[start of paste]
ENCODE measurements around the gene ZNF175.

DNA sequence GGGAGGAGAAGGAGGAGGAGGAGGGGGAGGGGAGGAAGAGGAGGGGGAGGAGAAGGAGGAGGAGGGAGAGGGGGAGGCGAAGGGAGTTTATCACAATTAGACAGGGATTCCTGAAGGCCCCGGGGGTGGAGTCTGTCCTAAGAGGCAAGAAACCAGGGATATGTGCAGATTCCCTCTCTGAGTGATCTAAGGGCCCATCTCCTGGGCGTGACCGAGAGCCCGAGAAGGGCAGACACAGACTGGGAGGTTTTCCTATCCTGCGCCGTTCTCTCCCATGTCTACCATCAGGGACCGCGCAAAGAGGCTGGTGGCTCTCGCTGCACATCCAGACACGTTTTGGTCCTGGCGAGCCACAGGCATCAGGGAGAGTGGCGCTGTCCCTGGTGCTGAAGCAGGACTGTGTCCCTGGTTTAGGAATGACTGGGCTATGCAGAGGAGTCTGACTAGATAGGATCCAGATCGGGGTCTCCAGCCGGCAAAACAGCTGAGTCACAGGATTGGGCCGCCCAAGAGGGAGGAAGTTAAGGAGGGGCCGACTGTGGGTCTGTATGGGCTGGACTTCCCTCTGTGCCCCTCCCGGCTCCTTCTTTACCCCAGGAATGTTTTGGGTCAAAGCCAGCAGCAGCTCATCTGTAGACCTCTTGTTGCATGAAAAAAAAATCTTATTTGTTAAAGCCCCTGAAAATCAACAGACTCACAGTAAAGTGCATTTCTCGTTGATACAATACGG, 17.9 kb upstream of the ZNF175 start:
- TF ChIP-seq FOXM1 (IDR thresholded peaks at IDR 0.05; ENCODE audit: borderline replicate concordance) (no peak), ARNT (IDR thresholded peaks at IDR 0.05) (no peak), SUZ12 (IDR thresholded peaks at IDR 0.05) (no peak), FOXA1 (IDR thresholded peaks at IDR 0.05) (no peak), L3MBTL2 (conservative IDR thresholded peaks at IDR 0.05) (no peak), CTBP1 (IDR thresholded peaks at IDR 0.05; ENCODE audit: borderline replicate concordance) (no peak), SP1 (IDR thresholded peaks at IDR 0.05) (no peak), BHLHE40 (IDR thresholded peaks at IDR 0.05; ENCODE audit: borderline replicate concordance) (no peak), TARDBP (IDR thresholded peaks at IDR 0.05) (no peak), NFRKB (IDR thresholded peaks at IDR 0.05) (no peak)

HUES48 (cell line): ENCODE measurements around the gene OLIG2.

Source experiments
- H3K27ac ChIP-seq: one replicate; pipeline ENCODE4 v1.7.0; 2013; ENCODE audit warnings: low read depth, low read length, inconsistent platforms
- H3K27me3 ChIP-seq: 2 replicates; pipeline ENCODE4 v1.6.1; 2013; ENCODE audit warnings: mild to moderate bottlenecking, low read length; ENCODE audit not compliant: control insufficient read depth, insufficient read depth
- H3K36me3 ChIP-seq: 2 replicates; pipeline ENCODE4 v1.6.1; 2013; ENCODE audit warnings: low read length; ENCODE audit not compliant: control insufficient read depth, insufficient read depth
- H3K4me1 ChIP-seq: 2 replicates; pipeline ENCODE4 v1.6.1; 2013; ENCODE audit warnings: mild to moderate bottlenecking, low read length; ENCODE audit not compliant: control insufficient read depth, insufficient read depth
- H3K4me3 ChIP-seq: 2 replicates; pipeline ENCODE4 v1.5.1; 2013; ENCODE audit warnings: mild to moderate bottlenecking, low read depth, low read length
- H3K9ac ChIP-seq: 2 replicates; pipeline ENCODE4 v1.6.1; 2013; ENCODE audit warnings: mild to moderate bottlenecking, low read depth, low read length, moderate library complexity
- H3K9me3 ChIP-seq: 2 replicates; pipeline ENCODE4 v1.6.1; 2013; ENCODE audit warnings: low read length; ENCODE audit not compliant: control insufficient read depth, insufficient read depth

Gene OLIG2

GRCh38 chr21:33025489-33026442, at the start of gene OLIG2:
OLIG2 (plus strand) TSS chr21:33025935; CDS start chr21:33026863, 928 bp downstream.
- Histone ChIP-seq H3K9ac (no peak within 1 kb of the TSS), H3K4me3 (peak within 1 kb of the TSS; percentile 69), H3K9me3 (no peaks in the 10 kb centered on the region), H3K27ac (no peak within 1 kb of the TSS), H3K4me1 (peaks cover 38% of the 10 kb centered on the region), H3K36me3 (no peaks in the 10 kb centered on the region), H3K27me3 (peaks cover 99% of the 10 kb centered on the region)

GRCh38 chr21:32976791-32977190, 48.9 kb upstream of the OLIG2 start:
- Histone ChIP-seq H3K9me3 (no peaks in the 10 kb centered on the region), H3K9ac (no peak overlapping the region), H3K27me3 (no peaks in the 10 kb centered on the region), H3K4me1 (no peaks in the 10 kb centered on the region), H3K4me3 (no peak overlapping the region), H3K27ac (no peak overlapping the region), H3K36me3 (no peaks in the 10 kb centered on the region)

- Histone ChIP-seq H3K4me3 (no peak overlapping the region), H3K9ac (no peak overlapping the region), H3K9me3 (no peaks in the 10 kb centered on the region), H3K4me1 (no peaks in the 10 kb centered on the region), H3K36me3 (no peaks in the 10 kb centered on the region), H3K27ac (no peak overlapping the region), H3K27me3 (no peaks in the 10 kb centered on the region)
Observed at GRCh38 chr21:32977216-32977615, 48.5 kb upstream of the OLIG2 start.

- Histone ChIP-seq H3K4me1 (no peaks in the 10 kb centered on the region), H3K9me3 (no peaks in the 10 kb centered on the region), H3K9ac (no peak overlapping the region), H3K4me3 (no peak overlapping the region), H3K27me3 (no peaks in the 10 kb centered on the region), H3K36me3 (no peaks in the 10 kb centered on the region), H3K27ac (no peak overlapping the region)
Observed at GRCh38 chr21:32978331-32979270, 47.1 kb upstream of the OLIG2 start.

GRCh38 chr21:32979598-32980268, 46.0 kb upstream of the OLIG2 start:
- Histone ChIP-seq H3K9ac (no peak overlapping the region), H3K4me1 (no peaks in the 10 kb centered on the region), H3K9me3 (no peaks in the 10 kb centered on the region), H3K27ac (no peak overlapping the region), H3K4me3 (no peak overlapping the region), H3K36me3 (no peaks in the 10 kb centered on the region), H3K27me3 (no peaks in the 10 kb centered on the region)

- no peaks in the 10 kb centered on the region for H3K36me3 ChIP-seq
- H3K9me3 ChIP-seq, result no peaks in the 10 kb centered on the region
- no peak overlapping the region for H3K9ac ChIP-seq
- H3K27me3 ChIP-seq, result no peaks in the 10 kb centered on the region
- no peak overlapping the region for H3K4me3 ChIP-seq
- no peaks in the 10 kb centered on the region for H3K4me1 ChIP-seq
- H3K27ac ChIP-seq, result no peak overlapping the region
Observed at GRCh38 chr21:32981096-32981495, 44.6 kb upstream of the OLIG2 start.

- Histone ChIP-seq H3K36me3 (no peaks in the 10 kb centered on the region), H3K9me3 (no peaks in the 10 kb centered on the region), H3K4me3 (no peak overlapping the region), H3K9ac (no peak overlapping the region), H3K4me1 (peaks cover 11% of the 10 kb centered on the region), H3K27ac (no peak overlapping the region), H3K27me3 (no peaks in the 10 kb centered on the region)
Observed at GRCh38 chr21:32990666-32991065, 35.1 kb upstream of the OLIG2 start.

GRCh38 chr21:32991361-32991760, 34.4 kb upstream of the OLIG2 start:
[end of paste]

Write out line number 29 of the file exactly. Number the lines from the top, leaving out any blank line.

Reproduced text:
- no peak overlapping the region for H3K4me3 ChIP-seq